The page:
Meditation Monday – Guests of the World, Hosts to the World

by Christine Sine

by Christine Sine

I am writing this from Edinburgh where Tom and I have landed after our wonderful retreat time on Iona. As I reflect on these first 10 days of this celebration of our 25th anniversary, I am very aware of the lavish hospitality with which we have been blessed. From our time in London where we stayed with a community of people we had never met before, to visits in Durham and now in Edinburgh with friends we have known for many years, the richness of God’s hospitality to us is almost overwhelming. And then of course there was Iona, a very special place that has given the gift of hospitality to thousands over the centuries. All so special.

Today I recognize myself as both a guest in God’s world and a host for God’s world. All I receive is a generous gift of God’s lavish bounty. Beauty, abundance, joy, all these I have received and much more. I pray that I will always take notice, always be grateful and always be willing to share, giving generously just as I have been given to.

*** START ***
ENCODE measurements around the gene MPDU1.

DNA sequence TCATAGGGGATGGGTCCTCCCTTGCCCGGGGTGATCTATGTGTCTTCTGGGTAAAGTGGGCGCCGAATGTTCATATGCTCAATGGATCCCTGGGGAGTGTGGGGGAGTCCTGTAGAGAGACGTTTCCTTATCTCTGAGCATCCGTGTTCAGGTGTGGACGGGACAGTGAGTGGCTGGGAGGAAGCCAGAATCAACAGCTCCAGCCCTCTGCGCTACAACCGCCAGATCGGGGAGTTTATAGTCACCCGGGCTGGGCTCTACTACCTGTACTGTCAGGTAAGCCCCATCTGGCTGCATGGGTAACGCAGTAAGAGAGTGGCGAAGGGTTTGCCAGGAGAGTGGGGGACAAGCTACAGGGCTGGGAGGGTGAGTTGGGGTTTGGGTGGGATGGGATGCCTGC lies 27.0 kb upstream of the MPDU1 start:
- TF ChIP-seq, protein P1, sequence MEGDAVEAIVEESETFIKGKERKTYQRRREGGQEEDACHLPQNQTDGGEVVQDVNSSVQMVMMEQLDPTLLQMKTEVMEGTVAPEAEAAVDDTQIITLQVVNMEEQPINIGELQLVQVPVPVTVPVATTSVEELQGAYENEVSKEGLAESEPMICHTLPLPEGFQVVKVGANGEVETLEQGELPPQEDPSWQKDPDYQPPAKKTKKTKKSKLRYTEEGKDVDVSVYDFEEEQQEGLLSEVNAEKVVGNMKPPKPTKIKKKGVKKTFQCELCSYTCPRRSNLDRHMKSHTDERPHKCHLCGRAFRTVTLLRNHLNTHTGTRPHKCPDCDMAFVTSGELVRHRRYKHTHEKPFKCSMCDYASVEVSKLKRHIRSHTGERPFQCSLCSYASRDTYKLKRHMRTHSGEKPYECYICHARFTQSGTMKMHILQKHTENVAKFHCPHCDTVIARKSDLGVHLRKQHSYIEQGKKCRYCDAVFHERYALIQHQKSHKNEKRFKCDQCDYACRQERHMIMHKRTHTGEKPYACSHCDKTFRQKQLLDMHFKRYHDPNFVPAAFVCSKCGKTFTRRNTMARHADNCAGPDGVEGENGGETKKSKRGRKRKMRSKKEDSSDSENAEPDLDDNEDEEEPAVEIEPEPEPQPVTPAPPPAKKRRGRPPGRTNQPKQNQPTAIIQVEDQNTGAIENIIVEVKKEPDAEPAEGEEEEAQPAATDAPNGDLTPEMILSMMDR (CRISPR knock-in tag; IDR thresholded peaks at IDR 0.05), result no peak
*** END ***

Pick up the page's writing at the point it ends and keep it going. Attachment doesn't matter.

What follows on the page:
Celtic Christians saw themselves as hospites mundi, or guests of the world, living lightly on this earth and not becoming attached to possessions or to one location. These followers of Christ, saw all of life as a pilgrimage, a journey towards God on which they were dependent on God for daily provision. 

Celtic Christians also believed that hospitality was not only meant to be a custom in their homes, it was a key into the kingdom of God. They were not only guests but also hosts. To offer hospitality was seen as receiving Christ into their midst and fulfilling the law of love. 

View from our B & B on Iona

My visit to Iona has made me very aware of my status as a guest and my responsibility as a host in God’s world. Every time someone prepares a meal for me, smiles at me, helps me with my bags, shares their hopes and joys with me, I am a recipient of Gods hospitality. Every time I give a smile, say thank you, acknowledge the generosity of friends and strangers, I am becoming a host for God. And in Seattle, even from a distance we are hosting friends and strangers alike in our home. I pray that I will always share with joy, reach out with compassion and embrace with God’s love.

What Is Your Response?

As I continue to travel over this next month I plan to reflect more on my status as both guest and host. There are two questions I will ask myself each day that I encourage you to contemplate too.

  • What have I received today as a gift from God?
  • What have I given today as a thank offering for God’s hospitality?

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